Bookmark and Share

A Buddish Monk at Home Depot

by Katie Norton

The Buddhist monk appeared a few rows across the crowded Saturday parking lot as I hurried toward the entrance to Home Depot.  I’d met him the week before, but today he was wearing street clothes, so it took me a moment to realize it was the same person.  The previous Sunday morning, I’d crossed paths with two saffron-robed monks from the monastery in the hills, right outside the donut shop, when the donuts were at their peak of freshness. 

We have two Buddhist monasteries.  One is a group of real Chinese Buddhists, part of an official organization from China.  The other is a group of white suburban guys escaping from whatever the hell was bad enough to send them to live in the hills without central heating, meat or sex.  These were two white guys.  I hailed them and started chatting them up like I was at a cocktail party.  I needed some Buddhist tranquility to free my racing mind from you.  One monk was really nice and wanted to talk. The other one acted polite, but frowned his disapproval.  This was not in fact, a cocktail party, it was a Sunday morning and they were on a walk around town, gathering alms.  Idle chit-chat is not in the program. Their Teva sandals revealed clean, well groomed feet, with clipped toenails. 

I judge a man by his toenails.  If you’re not in good enough shape to bend over and clip your toenails, you’re not in good enough shape to have sex with me.  Not that I was planning to have sex with the monks.  I bought them donuts, which the talkative monk put in his alms basket.  He said, “We usually say a blessing for those who contribute.”  I needed a blessing badly.  As they chanted, I prayed to free my mind from wanting you, to make the spinning hamster wheel in my head cease.  Please let my mind be empty and tranquil, like a Buddhist monk’s, not grasping and wanting and ceaselessly yearning for you.

            The nice monk was exiting his pickup truck, wearing street clothes, when our eyes locked across the cars in the parking lot.  I guess even monasteries need stuff from Home Depot.  Do monks get dispensation from wearing robes to the hardware store?  He was wearing jeans and a tee shirt, looking like any other customer.  Why had our paths crossed again?  What was the message I was supposed to receive?  This could not be an accidental meeting.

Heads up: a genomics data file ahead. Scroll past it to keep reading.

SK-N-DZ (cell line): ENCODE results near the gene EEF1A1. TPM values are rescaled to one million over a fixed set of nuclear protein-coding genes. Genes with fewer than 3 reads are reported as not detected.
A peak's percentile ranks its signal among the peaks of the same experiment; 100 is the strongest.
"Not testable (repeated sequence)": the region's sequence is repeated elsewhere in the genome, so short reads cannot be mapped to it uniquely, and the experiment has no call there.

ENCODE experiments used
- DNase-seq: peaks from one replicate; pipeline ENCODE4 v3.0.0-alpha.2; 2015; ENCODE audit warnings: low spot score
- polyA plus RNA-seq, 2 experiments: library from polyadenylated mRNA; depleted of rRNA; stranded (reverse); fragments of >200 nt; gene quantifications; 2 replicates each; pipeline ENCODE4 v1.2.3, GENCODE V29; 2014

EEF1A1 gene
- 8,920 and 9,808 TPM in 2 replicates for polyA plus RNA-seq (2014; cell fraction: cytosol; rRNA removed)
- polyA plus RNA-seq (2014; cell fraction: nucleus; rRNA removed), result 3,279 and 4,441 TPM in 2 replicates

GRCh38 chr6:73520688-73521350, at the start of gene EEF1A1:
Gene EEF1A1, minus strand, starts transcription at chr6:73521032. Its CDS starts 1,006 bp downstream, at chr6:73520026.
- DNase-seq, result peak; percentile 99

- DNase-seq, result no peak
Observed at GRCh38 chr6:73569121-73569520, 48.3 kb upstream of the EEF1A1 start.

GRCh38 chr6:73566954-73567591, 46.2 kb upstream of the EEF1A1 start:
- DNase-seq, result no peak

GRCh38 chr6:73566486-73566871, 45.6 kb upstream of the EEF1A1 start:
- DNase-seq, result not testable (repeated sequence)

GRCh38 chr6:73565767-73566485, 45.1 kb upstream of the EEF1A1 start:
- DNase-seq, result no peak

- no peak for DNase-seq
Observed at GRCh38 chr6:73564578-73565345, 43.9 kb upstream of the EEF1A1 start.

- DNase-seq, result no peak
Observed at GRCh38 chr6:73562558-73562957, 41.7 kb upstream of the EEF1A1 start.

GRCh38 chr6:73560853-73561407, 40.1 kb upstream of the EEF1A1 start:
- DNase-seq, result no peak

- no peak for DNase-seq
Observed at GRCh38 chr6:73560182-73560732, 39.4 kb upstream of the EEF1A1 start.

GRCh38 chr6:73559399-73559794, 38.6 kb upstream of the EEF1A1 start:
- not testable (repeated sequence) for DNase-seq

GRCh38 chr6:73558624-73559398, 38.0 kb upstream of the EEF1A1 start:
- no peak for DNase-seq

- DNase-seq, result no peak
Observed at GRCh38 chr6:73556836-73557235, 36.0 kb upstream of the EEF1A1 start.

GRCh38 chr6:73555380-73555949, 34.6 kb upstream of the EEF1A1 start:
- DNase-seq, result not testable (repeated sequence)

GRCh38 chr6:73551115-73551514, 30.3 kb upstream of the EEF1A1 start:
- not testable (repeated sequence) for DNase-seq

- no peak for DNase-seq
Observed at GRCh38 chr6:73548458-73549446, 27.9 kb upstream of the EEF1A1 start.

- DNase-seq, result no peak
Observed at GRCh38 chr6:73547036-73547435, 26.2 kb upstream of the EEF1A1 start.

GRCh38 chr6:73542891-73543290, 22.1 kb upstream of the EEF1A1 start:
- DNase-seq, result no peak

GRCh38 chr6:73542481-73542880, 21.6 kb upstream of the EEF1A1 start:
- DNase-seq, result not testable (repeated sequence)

Inside the store, I took less than ten minutes to find and pay cash for a faucet connection.  Walking back to my car, a voice in my head said “turn around!”  You!  There you were, struggling to load one huge window into your pickup bed, where your wife was standing to receive it.  I stood and gazed at your back, at your feet doing a crazy dance to keep your balance, not to drop the window.  Right in front of your wife, I drank you in.  I didn’t want to peel my eyes off you.  You didn’t see me.  When you’re with me you act like you’re not married, you never mention your wife at all, and yet there you were, preparing for a major home renovation project together.  The hypocrisy.  Your wife’s gaze on my back is what caused me to turn around.  She’d been staring at me as I walked toward my car.  She’s so stupid, standing there in the pickup bed watching you struggle with a window bigger than you are, not even making a move to help.  She actually had her mouth open in the catching flies position.  You see something in her, obviously, that I don’t.  You don’t want me.  You’re married to her, renovating your marital home together.  I saw you with clarity for the first time, with a detached Buddhist-like tranquility.


Return to Issue 35